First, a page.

I caught myself staring out the window at the front pasture so icy and desolate in the late winter afternoon. It had been cold lately…unseasonably cold for Atlanta. And, with the vanishing warmth, I started having negative daydreams. Was this economy ever going to recover? Did our political leaders really know what they were doing? Was recruitment, as I had known it, a thing of the past, like typewriters and Polaroids? Sad thoughts. And then, as always, the phone rang.
I returned to the present and answered the phone. Another like soul was full of some of the same doubts I had just been having. But it was his question that shook me out of the doldrums. He asked, “What is the difference between success and failure in recruitment?”
This took me back to a meeting I had in Atlanta with one of the greatest sales trainers who ever lived. His name was Steve Brown and he was the Chairman of the Board of The Fortune Group. I told the caller to sit back and relax and listen to what I remembered from that memorable meeting — the meeting where Steve explained to me how salespeople acquire the Right Attitude.
First, let’s remember the three major differences between big billers and average billers, with an emphasis on point number three:
- Big billers do what average billers do, but they do it more often;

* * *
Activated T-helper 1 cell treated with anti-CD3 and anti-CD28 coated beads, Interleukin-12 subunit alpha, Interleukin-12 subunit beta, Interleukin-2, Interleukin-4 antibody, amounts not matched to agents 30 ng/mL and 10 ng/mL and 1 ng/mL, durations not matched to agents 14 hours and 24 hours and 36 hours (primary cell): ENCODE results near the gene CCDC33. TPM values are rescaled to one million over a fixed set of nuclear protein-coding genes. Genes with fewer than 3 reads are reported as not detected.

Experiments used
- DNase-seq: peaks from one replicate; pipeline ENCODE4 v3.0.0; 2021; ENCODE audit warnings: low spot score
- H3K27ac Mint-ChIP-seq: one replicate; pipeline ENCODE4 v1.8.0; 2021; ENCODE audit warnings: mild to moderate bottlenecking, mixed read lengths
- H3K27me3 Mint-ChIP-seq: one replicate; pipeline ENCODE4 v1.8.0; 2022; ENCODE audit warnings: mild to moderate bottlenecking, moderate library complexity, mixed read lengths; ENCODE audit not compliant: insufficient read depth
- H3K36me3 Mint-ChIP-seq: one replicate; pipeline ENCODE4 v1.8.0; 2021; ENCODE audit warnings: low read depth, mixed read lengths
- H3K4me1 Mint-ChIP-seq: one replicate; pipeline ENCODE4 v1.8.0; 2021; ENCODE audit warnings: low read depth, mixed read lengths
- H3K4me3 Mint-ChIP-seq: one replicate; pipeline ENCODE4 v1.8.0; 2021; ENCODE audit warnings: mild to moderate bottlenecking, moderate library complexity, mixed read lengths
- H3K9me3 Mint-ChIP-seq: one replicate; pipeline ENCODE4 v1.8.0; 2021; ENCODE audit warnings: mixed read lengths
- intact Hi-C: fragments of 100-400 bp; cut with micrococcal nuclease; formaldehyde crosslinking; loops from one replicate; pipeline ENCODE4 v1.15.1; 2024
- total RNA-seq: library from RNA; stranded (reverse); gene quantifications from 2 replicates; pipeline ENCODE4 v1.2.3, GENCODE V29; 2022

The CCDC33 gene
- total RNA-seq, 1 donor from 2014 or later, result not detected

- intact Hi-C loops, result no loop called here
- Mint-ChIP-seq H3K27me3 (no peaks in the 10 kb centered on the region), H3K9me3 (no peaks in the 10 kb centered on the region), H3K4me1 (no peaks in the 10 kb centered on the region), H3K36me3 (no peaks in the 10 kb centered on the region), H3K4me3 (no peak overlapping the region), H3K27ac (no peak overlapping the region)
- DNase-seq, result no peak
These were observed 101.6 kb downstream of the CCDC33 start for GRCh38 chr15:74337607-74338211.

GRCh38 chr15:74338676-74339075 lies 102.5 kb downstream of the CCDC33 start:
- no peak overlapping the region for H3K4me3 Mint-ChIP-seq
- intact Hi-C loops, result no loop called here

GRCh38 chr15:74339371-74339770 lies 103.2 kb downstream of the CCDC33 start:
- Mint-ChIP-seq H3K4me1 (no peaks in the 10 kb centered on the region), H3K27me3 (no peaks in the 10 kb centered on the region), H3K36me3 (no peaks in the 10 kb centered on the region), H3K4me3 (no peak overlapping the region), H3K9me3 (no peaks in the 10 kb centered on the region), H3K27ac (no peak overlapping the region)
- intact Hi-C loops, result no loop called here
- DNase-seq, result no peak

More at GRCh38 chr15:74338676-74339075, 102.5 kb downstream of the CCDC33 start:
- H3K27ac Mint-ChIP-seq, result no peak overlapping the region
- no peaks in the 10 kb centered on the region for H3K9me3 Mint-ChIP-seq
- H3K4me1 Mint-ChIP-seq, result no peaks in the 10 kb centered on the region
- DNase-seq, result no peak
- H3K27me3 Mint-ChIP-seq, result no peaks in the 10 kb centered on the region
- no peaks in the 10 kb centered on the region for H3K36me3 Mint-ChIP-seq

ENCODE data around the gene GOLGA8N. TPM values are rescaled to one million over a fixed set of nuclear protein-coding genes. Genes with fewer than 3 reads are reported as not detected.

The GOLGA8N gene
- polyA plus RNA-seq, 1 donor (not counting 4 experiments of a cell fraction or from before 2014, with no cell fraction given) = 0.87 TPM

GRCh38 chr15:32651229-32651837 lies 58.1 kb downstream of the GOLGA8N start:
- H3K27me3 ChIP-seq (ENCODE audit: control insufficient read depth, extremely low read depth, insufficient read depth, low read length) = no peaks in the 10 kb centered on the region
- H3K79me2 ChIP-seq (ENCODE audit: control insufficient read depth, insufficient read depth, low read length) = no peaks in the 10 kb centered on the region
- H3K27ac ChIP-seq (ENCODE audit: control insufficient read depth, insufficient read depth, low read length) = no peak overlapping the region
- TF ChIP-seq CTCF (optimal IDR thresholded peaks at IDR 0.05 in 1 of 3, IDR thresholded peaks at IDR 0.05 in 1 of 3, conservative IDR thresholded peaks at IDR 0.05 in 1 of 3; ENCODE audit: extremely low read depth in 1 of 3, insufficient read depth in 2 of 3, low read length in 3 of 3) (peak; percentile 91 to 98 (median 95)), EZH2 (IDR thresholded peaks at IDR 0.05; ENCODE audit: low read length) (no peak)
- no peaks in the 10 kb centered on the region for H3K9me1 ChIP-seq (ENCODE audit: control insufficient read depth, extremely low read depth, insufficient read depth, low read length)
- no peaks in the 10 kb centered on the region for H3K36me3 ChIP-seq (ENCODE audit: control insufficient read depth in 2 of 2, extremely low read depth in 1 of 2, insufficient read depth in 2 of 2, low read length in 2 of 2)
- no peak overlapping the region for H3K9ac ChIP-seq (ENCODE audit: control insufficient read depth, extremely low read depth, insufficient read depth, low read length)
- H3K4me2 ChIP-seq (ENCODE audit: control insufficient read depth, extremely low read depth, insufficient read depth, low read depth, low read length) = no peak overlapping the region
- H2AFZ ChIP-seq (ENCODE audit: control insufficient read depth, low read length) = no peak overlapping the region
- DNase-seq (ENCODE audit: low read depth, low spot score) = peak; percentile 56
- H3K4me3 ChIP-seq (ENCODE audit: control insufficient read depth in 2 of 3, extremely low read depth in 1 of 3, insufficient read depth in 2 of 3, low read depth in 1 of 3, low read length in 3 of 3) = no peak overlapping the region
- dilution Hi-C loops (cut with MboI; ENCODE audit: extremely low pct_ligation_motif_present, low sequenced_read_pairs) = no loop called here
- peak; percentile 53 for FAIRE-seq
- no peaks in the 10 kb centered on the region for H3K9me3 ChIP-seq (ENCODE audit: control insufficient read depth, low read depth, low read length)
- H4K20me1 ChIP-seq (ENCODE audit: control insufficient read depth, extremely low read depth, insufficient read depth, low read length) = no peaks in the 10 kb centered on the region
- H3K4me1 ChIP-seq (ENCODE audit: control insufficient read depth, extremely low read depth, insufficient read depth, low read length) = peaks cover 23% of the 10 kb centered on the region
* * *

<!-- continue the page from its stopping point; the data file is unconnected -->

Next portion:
- Big billers do what average billers do, but they do it with higher quality;
- Big billers do what average billers do, but they have a better attitude; in other words, they believe they are going to be successful, when average billers are just not sure.
Number three is the key point. As Steve Brown would say, “The difference between success and failure in sales is attitude.”
Over the years in my career, even though I am considered a ‘nuts and bolts’ type of a trainer, I have been lucky to associate with some of the great sales trainer motivators of all time. I grew up in recruiting listening to Tommy Hopkins and J. Douglas Edwards; flew with Zig Ziglar from Atlanta to Dallas; heard Cavett Roberts in person and Dr. Leo Buscaglia on videotape; and had a day-long meeting with Steve Brown, who is recognized by many as one of the foremost sales and management trainers in the world.